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TV Interview

Ade Edmondson on 'Ade In Britain', 'Bottom' and the return of 'Ab Fab'

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Best known for his violent slapstick roles as Vivian Bastard in The Young Ones and Eddie Hitler in Bottom, Ade Edmondson has a much quieter life these days. After quitting touring with comedy partner Rik Mayall, Edmondson is now often found touring the country with his folk band The Bad Shepherds rather than throwing a frying pan at someone's head.

His latest TV project is ITV1 daytime series Ade In Britain, which finds the comic singing the praises of British food, traditions and past times. Digital Spy caught up with Ade to chat about the show and a possible return to his comedy roots.

Ade Edmondson


In Ade In Britain you describe yourself as an 'old bugger'. Are you starting to feel your age?
"I'm aware that I'm 54. It doesn't mean that I think like a 54-year-old, whatever a 54-year-old thinks like. It's a confusing age. As you can tell by this answer so far, I feel 19, but I know I'm 54."

A lot of people are surprised to see you doing shows like this? Are you surprised?
"No, not really. I've never had a plan. All my career's been an accident and I just do what I like. That's the way I choose what I do. I don't think, 'How will people perceive me?' I don't worry about people who saw me in something 30 years ago. I just want to have fun."

Is this a more serious side to your personality that has always been there?
"I'm in a band called The Bad Shepherds. During the early years of the band I went on as a character called Ade Edmondson. But after a couple of years I ditched all that and just came on as myself. I've been myself now for two and a half years. It's nice! It's lovely!"

For people who haven't seen it, what's the idea behind the show?
"It says what it is in the title. It's based on my own idea and belief that this country has its own history of cooking, past times and traditions that we are in danger of losing. It's stuff that interests me. I go around supermarkets in this country and I despair. I don't dislike pasta or Chinese food, but where's England? Why do people say, 'We don't have our own cuisine'? We do."

Who was the most interesting person you met on the show?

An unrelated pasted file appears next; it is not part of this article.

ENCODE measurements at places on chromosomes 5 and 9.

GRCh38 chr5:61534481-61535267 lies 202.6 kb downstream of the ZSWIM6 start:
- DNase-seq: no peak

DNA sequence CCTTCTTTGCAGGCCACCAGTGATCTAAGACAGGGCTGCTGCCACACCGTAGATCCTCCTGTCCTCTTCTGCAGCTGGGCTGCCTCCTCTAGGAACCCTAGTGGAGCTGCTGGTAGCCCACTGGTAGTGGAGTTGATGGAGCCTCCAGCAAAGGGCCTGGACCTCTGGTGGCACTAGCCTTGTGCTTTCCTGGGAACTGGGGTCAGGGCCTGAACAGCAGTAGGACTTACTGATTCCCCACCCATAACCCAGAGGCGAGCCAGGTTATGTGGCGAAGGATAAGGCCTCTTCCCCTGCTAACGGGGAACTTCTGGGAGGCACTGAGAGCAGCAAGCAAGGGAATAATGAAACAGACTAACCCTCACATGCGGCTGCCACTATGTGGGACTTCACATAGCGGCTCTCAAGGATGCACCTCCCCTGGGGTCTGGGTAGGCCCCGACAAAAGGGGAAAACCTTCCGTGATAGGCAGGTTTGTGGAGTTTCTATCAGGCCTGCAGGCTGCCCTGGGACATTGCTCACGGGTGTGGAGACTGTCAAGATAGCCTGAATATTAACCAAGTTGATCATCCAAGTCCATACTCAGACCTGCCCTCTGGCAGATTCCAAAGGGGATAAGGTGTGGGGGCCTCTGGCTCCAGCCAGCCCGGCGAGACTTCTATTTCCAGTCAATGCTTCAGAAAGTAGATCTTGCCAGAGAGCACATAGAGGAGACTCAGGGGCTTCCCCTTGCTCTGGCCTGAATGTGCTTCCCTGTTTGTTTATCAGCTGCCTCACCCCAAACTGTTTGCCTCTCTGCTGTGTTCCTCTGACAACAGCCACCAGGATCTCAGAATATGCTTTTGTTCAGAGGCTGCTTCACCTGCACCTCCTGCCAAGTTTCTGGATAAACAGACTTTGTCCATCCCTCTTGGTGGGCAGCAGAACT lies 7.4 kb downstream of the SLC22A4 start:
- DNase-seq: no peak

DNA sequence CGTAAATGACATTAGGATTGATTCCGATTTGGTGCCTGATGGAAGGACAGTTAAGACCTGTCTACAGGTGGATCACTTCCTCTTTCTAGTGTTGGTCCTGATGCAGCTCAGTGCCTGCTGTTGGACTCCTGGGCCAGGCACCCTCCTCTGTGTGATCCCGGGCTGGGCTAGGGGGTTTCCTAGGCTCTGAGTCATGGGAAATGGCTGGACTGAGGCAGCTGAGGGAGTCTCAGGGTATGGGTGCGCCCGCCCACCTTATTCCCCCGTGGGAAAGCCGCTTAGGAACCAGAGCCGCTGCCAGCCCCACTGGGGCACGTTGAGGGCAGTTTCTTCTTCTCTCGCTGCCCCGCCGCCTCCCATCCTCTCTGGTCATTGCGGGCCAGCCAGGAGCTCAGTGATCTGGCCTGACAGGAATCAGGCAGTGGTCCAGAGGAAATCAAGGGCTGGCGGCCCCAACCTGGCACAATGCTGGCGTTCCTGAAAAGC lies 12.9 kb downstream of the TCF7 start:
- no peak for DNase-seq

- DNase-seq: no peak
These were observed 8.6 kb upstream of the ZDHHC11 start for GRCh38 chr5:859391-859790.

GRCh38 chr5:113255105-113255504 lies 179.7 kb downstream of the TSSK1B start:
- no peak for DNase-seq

"There was a guy I met in the Fens who was an eel catcher. He was incredible. I met some delightfully eccentric people, but this eel catcher chap was brilliant. I asked him what he did in the winter and he mumbled something. I asked him again and he mumbled again. Eventually I found out he was talking about a punt gun. He showed me it and it's basically the size canon. He fixes it to his boat and he goes duck hunting. He said, 'When I fire it, I go about 50 yards backwards'. He was fantastic."

You show off your cooking skills on the programme. Did those skills start on Hell's Kitchen?
"I've always been a cook. But I think everyone's a cook. Can't you cook?"

I do a decent cheese on toast...
"See, everyone's a cook. I don't know where this idea comes from that people can't cook. Everyone can f**king cook. I'm not trying to push myself as a cook. In fact, the opposite. I'm saying, these foods out here are wonderfully simple and you can cook them incredibly easily. Anyone could make the most of these dishes I cook. It's only a bit of frying."

You celebrate Britain on the show, but have you never been tempted to become a tax exile?
"Ha, no. I like it too much here. This is where my friends are and my emotional attachments are. I always think those people must have such a boring life. Living in there little English enclaves in the Algarve. Playing golf. Terribly boring."

Do you get annoyed by modern technology taking over people's lives?
"I like shiny things as much I like traditional things. I have no trouble with technology. I just feel things will go missing if we don't look after them. All these fantastic words in the English language associated with the food like Bedfordshire Clangers, Sussex Pond Pudding. Stuff like that you don't see packaged up in the gastropub section of Waitrose. They should be."

When can we next see you dong some comedy on TV?
"I ain't done comedy on TV for f**king years. I quit doing Bottom Live in 2003 with Rik because I'd decided that I'd done enough. Nothing wrong with it, I loved everything we did, I just didn't want to get to the end of my life and think, 'That's all I've done'. My motto in life is maximum fun. You can't always have fun doing the same thing. You have to try new things in life."

Would you never consider a Bottom reunion?
"I am open-minded. I change my mind all the time. At the minute there are no plans, but it doesn't mean we won't be. We always had a pipe dream that when we were pensioners we'd do a programme about Richie and Eddie in a pensioners home hitting each other with colostomy bags and stuff like that, but it's just a dream."

How about a comedy series without Rik?
"I have a character I'm working on based on Percy Grainger, who was a classical pianist from Australia. He was big into S&M. He used to run across Hyde Park, play the Albert Hall and have blood trickling down his back as he played. He's interesting. I don't know what that is. Whether it is a comedy, whether it is a drama, or whether it is a nerdy 20th Century prog rock band, but there is something in there."

Have you seen any of your wife's new Absolutely Fabulous episodes yet?
"Yes, I've seen one of them, it's very good."

Can you promise us that it won't be a let-down for diehard fans?
"Of course I can. What do you expect me to say?! It's the anniversary so it's going to be special."

There must be a lot of pressure on Jennifer...
"The one I saw was very good. She's a very funny girl, Jennifer, she knows what she's doing."

Ade In Britain airs on weeknights at 4pm on ITV1

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